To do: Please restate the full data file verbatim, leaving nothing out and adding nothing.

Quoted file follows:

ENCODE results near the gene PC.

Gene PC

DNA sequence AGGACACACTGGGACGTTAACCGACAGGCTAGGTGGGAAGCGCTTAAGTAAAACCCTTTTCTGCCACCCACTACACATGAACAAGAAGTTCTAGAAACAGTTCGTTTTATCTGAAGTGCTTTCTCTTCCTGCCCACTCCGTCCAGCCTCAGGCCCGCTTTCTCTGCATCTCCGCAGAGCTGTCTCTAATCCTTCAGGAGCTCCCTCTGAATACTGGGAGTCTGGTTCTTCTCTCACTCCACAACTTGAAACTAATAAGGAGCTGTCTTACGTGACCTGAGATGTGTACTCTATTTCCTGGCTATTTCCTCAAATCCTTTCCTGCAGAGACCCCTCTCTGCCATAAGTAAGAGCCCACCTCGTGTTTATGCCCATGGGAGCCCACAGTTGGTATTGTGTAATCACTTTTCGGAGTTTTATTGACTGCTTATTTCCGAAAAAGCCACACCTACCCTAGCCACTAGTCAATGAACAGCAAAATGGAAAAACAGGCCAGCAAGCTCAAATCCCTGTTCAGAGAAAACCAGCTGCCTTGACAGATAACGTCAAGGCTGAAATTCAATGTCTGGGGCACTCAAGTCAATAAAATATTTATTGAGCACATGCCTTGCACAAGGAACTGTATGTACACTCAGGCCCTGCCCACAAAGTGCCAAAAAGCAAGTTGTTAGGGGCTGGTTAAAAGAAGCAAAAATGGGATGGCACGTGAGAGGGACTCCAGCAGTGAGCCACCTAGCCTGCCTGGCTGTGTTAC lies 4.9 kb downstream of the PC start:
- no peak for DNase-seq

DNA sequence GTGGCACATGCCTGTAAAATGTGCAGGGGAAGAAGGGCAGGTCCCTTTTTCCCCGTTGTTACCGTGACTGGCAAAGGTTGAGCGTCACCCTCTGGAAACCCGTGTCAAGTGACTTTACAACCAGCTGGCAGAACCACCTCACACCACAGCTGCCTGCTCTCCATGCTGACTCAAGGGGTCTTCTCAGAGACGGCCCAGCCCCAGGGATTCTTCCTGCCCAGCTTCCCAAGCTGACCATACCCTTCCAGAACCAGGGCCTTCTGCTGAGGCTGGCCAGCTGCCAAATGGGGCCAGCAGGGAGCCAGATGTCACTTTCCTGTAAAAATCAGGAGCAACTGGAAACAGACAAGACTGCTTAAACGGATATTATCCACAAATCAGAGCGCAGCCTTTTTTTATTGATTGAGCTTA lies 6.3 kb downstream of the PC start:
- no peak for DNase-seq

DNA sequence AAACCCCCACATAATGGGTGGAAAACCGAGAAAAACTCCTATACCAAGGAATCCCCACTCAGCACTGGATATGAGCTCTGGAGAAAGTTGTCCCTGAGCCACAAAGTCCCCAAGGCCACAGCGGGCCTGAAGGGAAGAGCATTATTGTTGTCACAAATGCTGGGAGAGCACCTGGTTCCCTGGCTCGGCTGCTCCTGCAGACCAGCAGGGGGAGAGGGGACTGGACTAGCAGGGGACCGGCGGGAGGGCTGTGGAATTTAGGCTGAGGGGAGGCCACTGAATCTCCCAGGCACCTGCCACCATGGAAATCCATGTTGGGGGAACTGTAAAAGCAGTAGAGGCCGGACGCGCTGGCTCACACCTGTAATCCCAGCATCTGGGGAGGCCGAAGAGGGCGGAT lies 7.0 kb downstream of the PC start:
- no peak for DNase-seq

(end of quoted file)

ENCODE results near the gene PC.

Gene PC

DNA sequence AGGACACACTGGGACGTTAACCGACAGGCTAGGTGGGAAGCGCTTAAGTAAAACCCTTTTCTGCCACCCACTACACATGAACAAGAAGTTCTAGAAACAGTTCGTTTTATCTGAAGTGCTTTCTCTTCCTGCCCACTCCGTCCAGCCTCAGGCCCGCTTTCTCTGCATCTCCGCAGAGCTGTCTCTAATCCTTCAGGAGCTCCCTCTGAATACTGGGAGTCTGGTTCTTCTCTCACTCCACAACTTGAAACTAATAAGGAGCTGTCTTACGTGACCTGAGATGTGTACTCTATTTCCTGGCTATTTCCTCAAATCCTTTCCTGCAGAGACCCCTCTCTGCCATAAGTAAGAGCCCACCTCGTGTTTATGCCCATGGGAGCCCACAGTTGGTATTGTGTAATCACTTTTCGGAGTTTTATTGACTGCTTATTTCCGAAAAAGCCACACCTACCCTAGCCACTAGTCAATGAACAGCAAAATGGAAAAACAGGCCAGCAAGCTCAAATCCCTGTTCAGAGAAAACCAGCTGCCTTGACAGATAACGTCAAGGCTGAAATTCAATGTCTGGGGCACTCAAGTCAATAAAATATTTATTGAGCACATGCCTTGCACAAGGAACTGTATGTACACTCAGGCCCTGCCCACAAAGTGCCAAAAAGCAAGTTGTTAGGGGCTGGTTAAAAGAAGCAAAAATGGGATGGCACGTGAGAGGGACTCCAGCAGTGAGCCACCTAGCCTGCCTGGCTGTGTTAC lies 4.9 kb downstream of the PC start:
- no peak for DNase-seq

DNA sequence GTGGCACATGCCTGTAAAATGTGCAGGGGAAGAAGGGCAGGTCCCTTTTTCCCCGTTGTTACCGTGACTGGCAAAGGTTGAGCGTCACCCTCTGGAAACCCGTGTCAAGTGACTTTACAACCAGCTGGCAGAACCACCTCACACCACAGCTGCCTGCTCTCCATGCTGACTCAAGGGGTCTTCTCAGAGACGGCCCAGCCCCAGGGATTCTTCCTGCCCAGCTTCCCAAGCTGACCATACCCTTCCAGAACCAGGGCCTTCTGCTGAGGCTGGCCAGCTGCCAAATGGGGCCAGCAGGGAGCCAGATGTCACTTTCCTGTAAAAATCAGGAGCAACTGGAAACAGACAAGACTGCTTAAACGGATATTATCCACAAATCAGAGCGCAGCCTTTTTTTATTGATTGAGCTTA lies 6.3 kb downstream of the PC start:
- no peak for DNase-seq

DNA sequence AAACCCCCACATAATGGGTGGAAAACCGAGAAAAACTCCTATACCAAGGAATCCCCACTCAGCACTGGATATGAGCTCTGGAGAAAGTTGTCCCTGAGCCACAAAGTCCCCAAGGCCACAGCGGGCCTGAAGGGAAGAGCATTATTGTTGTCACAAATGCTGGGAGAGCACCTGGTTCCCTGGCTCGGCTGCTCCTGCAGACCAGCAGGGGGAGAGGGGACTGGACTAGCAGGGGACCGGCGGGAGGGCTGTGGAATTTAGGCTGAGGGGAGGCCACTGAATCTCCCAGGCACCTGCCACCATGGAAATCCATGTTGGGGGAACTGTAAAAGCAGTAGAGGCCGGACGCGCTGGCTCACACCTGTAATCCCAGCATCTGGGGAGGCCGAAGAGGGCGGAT lies 7.0 kb downstream of the PC start:
- no peak for DNase-seq